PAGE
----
I deal with impoverished people every day. There are two types; temporary poor and chronic poor.
Temporary poor have had a devastating injury or illness. Once they get better they go back to work. Sometimes people lose their job through no fault of their own. Once they find another job, they aren’t poor any more. They may remain in debt for awhile but they aren’t considered poor.
These people tend to seek out help humbly. When I direct them to aid agencies, they do exactly what it takes to get help. As a result, they bounce back fairly quickly from joblessness.
Then there are the chronic poor. Chronic poverty is a real problem not just for the individual but for society as a whole.
There are several causes for chronic poverty.
1. Poor life choices.
Getting bad grades in high school, dropping out of community college, dishonorable discharge from military, imprisonment.
3. Chronic illness/mental illness.
In each case, getting a good job is hard to attain. Keeping any job becomes problematic. Finally, the individual becomes discouraged and dependent on aid agencies.
Two approaches religion & politics.
Churches nationwide deal with addiction, promiscuous behavior and other poor life choices. Job training, temporary housing and child care are provided. My church also helps school kids with new back packs filled with school material. We provide home cooked meals for hungry seniors and Christmas presents for homeless kids. As we provide services, we also challenge the poor to seek out solutions. A promiscuous girl may have been raped. A high school drop-out may have deep seated emotional issues that can be dealt with in caring environment.
The government regularly contracts Church, parachurch and volunteer agencies to provide services. The government also provides cash, food stamps and grants paid toward gas and electric utilities.
The problem with government aid is this: policy is to avoid stigma or responsibility. The poor are treated like victims. They are not held accountable for poor life choices. In fact their poor choices are often directly subsidized. For example, an unwed teen with four babies is not challenged to examine why she keeps getting pregnant. Her cash, food stamps and utility grants simply increase. Tax credits are increased. Bad behavior is rewarded.
The worst part is the culture of Dependency and Passivity. Churches have finite resources. So they link cash to change in behavior. Many require participants to complete a financial class before receiving payments on utility debt for example.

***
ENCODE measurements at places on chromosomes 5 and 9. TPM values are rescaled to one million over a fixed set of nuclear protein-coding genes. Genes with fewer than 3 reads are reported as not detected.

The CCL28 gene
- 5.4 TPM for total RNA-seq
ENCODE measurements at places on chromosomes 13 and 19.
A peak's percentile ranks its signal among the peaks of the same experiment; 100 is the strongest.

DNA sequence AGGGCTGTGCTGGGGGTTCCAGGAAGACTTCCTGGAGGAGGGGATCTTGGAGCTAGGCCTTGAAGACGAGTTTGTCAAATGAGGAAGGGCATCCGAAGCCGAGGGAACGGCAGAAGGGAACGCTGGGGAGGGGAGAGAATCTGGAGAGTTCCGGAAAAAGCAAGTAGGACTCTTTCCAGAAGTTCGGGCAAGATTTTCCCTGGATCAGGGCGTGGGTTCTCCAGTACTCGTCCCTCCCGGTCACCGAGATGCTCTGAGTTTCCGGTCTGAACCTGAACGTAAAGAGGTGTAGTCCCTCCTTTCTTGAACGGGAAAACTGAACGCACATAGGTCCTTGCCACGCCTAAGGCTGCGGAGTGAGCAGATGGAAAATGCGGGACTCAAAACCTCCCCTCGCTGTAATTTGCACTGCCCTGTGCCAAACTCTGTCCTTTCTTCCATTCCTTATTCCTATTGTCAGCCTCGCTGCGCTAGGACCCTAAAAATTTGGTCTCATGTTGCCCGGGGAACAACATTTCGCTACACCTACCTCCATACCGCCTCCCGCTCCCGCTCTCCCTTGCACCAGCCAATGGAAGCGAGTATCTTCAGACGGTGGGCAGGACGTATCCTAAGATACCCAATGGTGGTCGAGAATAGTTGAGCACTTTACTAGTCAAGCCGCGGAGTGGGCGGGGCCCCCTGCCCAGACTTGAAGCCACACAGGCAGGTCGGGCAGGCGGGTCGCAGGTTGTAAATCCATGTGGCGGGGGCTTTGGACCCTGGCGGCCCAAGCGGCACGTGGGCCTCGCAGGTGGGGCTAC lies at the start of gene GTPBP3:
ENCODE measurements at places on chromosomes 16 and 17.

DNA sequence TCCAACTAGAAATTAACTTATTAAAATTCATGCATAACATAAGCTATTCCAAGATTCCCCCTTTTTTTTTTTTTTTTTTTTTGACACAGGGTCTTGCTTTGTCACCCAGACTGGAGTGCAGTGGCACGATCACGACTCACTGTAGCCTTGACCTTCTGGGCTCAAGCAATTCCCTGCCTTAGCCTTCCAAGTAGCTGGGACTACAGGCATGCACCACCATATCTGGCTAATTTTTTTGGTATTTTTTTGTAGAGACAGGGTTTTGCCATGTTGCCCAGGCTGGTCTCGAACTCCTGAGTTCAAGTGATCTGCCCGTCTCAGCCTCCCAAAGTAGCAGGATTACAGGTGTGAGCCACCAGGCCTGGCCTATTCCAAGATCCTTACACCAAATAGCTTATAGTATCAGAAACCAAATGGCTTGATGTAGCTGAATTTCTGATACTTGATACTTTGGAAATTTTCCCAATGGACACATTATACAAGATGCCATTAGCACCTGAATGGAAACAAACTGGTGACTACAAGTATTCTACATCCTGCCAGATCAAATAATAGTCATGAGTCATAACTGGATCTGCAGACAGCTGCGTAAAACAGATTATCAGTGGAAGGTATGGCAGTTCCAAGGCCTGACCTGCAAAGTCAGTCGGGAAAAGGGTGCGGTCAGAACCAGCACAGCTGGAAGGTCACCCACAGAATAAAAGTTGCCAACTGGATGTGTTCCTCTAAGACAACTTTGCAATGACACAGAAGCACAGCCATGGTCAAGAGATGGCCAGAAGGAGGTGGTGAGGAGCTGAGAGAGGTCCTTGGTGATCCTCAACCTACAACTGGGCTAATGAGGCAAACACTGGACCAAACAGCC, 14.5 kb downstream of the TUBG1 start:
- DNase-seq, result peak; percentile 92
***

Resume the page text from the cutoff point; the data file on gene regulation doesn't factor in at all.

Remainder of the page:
Politicians have no such constraints, they can promise voters Utopia then tax the Law abiding citizens to try to purchase it. Billions are spent with nothing to show for it except a passive client class.
Potential voters are told that they have been victimized by the more successful. They are told that they are entitled to unlimited aid. The chronic poor become accustomed to an all giving, all powerful government to make all the arrangements. Sadly, once Passivity kicks in the aid becomes LESS effective.
Example, chronic poor in my state count on the government for free landlines or cellphones phones, reduced or free school lunches and hundreds of dollars in gas & electric assistance. Strict rules mean that people can go the ENTIRE WINTER without paying their utility bills. Utilities (gas & electric) are prohibited from disconnecting low income customers.
That’s exactly what people do. Then come spring, there is a panicked rush for aid and grants to catch up on the huge bills.
This happens every year. Someone always ends up getting turned off. They literally wait for an official shut off notice needed to get the grant. This doesn’t happen in the church aid because that aid is usually tied to more responsible behavior and habits.
Politicians tolerate this Dependency because it guarantees their party a reliable voting underclass. People are deliberately left addicted, mentally ill or promiscuous. Their kids grow up in an unhealthy environment. The kids replicate the bad choices. Now you have a sick, poor neighborhood.
Chronic poverty gives rise to generational poverty. Generational poverty is the root of lawlessness in youth. Not temporary poverty but longterm generational poverty that becomes rooted in a neighborhood. That neighborhood deteriorates into a ghetto. Police presence increases. Riots flare up. And so on.
Imagine if we stopped this sick circle. Who would lose? One parties’ politicians might lose a few votes. The families, neighborhoods and cities would benefit.
Poverty can’t be extinguished but it can be managed realistically. Let’s attack it at the root. Able bodied adults must work and Change their self destructive behavior. We can then afford to care for orphans, widows and the very sick.